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THE ITHACAN

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Support Us
$1495
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Your donation will support The Ithacan's student journalists in their effort to keep the Ithaca College and wider Ithaca community informed. Your contribution will allow us to purchase equipment and cover our annual website hosting costs.

Canada wildfires cause air quality issues across Northeast US

On+June+6+the+New+York+State+Department+of+Environmental+Conservation+issued+a+statewide+air+quality+health+advisory+for+fine+particulates+carried+in+smoke+from+Canada+wildfires.+The+entire+Northeast+United+States+was+affected+and+residents+were+advised+to+stay+inside.
Malik Clement
On June 6 the New York State Department of Environmental Conservation issued a statewide air quality health advisory for fine particulates carried in smoke from Canada wildfires. The entire Northeast United States was affected and residents were advised to stay inside.

Students remaining in Ithaca for the summer woke up to a yellow haze and a burning smell June 6, which lingered for several days as smoke from Canadian wildfires moved through the Northeast United States. 

Tompkins County Whole Health issued an air quality health advisory June 6 after the New York State Department of Environmental Conservation issued a statewide air quality health advisory for fine particulates carried in the wildfire smoke. Fine particulates are small particles one-thirtieth the size of a human hair that can move deep into the respiratory tract and into the lungs. Exposure to fine particulates can cause sneezing, coughing, runny nose and shortness of breath. Exposure can also increase the risk of respiratory and cardiovascular illness and hospitalization, especially for children, the elderly and individuals with breathing and heart problems.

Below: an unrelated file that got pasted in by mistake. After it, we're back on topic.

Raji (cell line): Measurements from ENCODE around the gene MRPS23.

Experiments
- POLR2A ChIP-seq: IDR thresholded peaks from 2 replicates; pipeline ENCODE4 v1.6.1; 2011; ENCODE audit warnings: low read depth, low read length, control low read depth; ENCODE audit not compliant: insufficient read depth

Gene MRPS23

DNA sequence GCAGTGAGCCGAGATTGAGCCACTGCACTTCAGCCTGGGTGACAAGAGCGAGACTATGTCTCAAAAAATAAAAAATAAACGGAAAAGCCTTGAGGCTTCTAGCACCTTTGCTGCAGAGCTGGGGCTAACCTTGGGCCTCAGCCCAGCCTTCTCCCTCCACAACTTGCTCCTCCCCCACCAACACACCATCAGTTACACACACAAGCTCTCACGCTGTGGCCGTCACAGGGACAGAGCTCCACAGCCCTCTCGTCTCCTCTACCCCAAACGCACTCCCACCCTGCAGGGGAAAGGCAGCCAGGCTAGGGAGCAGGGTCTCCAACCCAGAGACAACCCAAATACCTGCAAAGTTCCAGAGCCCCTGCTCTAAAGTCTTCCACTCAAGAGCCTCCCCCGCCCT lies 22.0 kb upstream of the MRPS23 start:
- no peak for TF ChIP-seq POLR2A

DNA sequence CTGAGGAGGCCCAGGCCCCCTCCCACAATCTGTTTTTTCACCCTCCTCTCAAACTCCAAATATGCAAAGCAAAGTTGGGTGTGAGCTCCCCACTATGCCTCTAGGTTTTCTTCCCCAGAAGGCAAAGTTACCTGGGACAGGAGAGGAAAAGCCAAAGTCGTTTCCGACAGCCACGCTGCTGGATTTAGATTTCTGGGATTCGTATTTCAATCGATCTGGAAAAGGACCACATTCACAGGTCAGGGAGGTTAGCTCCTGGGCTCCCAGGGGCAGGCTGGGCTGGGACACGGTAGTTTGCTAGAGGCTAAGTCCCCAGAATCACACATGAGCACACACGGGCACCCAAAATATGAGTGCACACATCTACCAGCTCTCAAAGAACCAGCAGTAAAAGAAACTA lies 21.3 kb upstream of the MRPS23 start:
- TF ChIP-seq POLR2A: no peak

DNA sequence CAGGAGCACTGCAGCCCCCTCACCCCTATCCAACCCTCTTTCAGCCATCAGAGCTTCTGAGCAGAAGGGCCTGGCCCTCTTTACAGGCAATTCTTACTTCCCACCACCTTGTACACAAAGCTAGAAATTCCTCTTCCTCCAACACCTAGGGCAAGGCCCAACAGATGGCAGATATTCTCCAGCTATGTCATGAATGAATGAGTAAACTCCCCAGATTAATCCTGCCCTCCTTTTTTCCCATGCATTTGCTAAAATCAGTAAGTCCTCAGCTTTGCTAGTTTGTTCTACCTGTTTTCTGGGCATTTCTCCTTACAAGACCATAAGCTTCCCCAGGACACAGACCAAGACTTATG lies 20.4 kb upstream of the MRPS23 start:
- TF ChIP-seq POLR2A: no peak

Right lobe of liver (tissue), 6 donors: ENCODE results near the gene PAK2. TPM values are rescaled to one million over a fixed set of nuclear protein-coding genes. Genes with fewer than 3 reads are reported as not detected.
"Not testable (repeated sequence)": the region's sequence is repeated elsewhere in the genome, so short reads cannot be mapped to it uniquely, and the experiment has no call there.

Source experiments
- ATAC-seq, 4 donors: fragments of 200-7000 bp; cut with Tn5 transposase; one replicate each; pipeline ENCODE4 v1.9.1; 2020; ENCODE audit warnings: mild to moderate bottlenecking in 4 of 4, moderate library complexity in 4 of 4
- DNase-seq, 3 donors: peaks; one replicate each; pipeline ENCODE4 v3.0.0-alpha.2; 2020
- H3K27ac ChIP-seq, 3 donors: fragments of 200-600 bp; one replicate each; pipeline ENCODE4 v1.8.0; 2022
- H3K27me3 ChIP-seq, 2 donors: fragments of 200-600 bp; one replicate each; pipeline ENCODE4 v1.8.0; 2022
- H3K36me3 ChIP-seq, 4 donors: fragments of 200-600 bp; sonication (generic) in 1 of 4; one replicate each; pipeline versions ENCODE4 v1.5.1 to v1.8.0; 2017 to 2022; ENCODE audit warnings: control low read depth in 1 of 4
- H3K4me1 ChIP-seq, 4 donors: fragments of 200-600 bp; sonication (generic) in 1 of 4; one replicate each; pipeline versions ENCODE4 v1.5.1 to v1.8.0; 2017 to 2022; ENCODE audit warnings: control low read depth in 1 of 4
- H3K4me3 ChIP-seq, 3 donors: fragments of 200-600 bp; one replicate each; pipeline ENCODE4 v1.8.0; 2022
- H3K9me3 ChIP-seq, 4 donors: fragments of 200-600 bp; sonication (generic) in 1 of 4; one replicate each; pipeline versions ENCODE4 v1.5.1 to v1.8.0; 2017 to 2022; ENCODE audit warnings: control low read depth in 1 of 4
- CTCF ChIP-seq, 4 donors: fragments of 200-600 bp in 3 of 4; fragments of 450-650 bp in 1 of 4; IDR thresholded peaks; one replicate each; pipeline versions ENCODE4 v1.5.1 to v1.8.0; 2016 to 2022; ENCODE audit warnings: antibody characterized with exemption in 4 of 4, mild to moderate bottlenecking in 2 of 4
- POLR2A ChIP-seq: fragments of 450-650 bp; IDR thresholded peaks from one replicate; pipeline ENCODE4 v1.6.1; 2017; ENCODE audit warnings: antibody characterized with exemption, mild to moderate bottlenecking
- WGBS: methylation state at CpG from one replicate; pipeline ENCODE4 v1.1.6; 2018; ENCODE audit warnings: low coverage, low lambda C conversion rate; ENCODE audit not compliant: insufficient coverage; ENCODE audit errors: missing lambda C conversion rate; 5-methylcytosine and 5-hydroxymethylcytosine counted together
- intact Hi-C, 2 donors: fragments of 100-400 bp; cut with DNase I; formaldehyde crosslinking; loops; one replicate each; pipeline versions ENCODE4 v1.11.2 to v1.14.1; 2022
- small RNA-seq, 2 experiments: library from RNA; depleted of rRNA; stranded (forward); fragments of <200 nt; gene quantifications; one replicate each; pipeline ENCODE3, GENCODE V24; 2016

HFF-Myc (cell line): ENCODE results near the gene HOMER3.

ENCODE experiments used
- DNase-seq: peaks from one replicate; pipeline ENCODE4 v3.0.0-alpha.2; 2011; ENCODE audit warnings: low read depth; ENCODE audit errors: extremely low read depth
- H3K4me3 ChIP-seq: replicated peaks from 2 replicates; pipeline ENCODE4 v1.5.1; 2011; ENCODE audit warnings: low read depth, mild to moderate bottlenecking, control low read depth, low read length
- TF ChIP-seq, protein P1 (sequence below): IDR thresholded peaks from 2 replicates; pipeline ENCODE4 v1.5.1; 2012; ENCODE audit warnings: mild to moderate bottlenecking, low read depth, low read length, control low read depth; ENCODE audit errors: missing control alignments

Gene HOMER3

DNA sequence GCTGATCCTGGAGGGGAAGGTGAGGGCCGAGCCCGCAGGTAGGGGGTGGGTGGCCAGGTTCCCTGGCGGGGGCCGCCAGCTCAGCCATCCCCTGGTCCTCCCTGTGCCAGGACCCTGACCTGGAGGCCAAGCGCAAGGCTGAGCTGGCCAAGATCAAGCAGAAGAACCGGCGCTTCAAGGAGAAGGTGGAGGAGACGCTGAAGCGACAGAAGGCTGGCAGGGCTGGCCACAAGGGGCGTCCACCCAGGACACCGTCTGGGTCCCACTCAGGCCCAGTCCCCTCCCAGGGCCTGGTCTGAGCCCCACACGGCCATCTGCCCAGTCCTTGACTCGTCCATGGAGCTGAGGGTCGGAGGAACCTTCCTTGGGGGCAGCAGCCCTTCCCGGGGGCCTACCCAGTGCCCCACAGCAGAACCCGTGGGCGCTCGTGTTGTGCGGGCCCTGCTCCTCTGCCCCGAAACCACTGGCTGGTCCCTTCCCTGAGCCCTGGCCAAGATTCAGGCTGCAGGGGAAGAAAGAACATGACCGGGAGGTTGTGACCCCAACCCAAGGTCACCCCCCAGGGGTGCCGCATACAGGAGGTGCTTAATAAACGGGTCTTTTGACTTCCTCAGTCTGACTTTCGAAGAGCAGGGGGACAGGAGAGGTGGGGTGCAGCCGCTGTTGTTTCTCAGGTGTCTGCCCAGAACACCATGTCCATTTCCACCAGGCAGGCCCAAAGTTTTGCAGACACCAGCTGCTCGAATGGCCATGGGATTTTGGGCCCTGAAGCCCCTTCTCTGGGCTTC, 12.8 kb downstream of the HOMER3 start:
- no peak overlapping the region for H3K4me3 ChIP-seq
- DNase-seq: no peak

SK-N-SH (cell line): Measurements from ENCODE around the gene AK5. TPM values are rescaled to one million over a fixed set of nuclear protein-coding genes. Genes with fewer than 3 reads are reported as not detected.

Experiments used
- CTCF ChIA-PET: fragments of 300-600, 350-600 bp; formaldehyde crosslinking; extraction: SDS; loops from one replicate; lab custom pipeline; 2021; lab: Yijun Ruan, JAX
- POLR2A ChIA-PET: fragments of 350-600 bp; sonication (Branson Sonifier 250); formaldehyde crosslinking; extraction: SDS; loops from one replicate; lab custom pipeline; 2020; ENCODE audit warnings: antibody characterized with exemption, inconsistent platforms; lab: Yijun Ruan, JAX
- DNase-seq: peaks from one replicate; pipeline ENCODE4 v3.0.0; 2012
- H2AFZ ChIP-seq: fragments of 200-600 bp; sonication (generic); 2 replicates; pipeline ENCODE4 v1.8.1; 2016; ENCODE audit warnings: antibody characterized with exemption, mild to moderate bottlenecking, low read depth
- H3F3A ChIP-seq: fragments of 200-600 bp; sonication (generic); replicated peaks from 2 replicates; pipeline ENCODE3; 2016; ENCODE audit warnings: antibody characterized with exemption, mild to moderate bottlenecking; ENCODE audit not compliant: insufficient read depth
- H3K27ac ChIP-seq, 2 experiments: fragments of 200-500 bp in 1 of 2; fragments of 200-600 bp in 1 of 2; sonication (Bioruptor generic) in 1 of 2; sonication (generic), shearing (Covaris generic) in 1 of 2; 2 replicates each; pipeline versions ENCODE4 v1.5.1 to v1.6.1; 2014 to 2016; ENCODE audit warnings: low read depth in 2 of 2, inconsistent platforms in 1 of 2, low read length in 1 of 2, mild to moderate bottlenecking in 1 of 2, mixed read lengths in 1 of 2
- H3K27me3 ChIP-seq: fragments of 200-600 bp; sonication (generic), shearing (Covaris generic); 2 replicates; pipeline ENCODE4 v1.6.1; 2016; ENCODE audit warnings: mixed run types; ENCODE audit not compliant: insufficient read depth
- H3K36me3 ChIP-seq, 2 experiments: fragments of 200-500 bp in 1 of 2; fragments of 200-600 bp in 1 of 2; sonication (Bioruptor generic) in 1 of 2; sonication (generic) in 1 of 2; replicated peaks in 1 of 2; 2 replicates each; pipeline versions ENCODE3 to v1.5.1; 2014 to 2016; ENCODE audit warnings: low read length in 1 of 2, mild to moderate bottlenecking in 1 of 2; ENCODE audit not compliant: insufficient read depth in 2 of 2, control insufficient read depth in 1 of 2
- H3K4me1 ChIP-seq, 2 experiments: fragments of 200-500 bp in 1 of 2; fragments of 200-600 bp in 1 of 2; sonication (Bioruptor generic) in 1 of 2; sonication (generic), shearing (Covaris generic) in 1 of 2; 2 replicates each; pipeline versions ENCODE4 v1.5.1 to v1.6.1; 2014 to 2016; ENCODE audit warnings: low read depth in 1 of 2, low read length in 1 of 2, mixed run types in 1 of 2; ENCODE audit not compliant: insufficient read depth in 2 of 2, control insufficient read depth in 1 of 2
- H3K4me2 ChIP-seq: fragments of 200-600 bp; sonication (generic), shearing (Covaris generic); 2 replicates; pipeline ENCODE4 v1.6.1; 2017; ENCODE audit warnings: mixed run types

On June 6, the Tompkins County outdoor air quality level rated an average 175 on the Air Quality Index (AQI) Scale, which is above the threshold of 100 needed to issue an air quality health advisory. The health advisory was set to last until midnight June 7. 

During an air health advisory, officials advise individuals to avoid spending significant time outside and to refrain from taxing work if they are outside. Also, individuals should wear high-quality masks if they spend time outside to limit the inhalation of fine particulates. 

Samm Swarts, assistant director of Emergency Preparedness and Response, notified the campus community of TCWH’s poor air quality warning in an email alert to the campus community June 6. In the email alert, Swarts said the college would provide free KN95 masks for campus community members at the Public Safety Satellite Office in the Campus Center Lobby and at the Circular Information Desk on the Garden Level of the Peggy Ryan Williams Center. 

Swarts said all windows on campus buildings should be closed to prevent hazardous air from entering. As a result, Swarts said the college would extend the Campus Center open hours to midnight June 7 for individuals who would like to access a space with circulated air conditioning. In later messages, Swarts said the Campus Center open hours would also be extended until midnight June 8–9.